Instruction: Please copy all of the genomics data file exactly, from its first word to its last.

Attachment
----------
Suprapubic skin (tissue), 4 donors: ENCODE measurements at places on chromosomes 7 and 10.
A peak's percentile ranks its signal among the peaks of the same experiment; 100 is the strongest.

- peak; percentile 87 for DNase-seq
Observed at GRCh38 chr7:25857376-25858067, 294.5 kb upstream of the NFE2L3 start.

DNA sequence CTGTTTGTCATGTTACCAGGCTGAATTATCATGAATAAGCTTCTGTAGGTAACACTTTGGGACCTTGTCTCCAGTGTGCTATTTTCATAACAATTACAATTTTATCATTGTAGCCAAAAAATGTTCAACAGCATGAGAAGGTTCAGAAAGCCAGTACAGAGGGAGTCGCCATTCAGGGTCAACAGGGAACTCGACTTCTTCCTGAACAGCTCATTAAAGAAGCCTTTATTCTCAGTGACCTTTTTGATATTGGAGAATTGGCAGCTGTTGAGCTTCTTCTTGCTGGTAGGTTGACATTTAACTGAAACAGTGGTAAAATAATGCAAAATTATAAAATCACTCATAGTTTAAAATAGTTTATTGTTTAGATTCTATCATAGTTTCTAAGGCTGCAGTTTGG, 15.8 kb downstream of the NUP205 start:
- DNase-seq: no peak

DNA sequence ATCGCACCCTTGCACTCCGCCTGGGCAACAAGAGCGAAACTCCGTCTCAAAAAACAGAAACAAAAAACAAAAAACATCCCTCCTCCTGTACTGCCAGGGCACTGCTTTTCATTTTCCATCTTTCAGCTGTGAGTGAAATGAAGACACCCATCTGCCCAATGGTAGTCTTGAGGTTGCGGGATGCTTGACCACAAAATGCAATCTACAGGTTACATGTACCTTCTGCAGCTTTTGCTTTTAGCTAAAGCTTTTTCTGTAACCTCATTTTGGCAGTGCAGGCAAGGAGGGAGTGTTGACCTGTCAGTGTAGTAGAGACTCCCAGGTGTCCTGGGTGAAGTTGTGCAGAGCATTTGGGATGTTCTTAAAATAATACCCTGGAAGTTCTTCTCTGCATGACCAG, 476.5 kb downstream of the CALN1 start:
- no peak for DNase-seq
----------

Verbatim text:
Suprapubic skin (tissue), 4 donors: ENCODE measurements at places on chromosomes 7 and 10.
A peak's percentile ranks its signal among the peaks of the same experiment; 100 is the strongest.

- peak; percentile 87 for DNase-seq
Observed at GRCh38 chr7:25857376-25858067, 294.5 kb upstream of the NFE2L3 start.

DNA sequence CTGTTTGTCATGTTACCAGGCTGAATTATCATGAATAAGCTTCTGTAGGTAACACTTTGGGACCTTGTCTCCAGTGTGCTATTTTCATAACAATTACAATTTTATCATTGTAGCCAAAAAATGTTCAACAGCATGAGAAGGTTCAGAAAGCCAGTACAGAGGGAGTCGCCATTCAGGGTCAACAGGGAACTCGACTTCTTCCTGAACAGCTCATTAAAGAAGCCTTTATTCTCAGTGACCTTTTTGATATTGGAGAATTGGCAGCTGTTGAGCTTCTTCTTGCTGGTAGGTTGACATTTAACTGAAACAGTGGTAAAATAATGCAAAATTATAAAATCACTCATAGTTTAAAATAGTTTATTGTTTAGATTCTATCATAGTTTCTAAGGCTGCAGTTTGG, 15.8 kb downstream of the NUP205 start:
- DNase-seq: no peak

DNA sequence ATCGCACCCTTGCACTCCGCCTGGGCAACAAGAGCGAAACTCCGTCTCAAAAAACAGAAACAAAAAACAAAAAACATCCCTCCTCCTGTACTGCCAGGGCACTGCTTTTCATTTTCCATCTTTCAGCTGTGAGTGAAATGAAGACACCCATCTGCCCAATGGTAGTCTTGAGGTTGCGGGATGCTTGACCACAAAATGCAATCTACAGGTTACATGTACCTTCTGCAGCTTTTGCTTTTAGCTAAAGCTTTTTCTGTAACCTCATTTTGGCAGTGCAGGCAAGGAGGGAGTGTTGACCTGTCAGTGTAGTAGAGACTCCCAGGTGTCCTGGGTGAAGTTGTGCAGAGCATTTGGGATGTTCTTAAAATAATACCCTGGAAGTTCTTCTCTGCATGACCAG, 476.5 kb downstream of the CALN1 start:
- no peak for DNase-seq